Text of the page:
It is with great sadness that we heard that Bruce Kirby had passed away at his home in Rowayton, Connecticut on Sunday evening, July 18. Bruce has been deservedly well eulogized across sailing and social media. He was a delightful soul who had so many accomplishments in his long and fruitful life. In WindCheck country, his work permeates not just through the Laser, but with the Sonar and Ideal 18 fleets that dot the coastline.

But for the WindCheck Community, the more important relevance of his contribution to our sport in designing the Laser can not be overstated. Ian Bruce and Hans Fogh were instrumental in its creation, but Bruce was the man who conceived of the Laser’s simplicity and drew the lines.

Why was this so important? Certainly, other boats have been very impactful. The answer is that for anyone coming of sailing age from 1970 on, the impact of the 220,000 Lasers built since then has been truly unique.

Just in our corner of the world, if you grew up sailing in the light airs of Long Island Sound or if you grew up in the bigger breezes of Buzzards, Narragansett or Barnegat Bays, the Laser taught countless
sailors how to truly steer, how to use our weight, how to “ease, hike, trim” and of course all the rest of the kinetic movements that improved speed and boat handling. It taught the physics of the sail interacting with the chineless hull and blades. Many of us planed for the first time on a Laser.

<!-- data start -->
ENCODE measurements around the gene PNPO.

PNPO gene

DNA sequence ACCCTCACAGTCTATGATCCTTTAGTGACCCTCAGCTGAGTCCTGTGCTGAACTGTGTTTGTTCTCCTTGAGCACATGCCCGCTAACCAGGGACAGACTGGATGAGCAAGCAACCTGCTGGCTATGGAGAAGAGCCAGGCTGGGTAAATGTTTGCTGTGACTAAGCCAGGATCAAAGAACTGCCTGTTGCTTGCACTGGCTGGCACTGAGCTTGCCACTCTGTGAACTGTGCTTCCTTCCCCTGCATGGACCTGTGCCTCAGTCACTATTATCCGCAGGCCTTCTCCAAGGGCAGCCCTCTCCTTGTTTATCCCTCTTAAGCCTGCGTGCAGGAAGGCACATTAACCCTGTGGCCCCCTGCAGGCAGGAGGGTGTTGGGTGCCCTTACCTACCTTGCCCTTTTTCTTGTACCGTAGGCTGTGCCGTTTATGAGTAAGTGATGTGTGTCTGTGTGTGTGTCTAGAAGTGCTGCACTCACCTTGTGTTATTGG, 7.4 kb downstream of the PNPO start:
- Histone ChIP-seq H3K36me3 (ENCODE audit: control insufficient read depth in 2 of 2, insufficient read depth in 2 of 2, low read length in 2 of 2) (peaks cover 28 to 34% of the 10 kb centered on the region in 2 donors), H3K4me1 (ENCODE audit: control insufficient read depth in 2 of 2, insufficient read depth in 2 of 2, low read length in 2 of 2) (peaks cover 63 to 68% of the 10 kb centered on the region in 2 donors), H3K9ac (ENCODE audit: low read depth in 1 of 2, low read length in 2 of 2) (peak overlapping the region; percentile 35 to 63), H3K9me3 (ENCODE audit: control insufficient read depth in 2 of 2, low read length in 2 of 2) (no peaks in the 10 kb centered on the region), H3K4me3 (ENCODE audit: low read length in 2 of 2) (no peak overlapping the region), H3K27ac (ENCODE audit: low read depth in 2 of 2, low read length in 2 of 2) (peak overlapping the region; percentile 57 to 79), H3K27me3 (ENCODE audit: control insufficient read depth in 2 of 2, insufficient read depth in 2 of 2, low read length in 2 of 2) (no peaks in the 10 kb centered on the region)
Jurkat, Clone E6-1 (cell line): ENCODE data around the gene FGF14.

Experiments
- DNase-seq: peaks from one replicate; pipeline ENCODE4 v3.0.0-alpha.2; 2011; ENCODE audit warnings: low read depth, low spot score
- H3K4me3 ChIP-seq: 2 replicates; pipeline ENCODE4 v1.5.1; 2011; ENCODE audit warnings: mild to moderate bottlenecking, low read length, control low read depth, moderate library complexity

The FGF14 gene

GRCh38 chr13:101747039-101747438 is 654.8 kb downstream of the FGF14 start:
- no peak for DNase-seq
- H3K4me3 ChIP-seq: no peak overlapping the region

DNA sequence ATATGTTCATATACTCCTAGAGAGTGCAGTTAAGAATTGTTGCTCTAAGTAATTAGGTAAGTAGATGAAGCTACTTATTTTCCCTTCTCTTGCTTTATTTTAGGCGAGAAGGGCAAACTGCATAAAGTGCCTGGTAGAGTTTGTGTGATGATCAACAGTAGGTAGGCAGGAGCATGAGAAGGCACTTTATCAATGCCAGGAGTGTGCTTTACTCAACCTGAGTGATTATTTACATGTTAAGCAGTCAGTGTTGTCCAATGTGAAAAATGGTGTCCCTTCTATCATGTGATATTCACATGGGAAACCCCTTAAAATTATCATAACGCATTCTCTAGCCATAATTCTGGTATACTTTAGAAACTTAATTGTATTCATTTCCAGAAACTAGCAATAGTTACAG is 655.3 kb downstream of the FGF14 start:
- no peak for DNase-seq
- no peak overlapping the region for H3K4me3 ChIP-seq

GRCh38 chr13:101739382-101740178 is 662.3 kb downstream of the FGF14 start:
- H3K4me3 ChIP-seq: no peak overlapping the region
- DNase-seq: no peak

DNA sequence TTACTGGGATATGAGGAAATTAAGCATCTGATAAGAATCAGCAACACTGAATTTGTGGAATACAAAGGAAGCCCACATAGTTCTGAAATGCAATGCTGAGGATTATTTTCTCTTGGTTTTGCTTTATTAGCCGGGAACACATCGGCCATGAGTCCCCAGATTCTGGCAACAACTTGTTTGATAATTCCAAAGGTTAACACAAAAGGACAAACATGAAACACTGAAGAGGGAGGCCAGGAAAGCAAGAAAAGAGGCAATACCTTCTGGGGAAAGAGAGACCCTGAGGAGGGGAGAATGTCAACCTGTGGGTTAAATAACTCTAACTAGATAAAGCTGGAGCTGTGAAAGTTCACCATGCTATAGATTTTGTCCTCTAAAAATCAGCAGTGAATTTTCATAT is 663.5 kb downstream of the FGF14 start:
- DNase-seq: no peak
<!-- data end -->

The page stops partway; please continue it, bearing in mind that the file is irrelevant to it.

All of this in a package that two fourteen-year-olds can lift and put on top of a car (maybe needing Mom or Dad to take a corner). And honestly, the durability of the boat, one that can be “fixed” by an intrepid youth but also endure being used and abused like a waterborne jungle gym, probably kept more kids interested in the sport than any other boat. And so many of those kids would go on to become some of the best sailors in other classes, whether they ultimately had the right physical aspects to compete as full-grown Laser sailors or not.

So thank you Bruce! May you enjoy endless runs with perfect waves and clear air.


Benjamin V. Cesare

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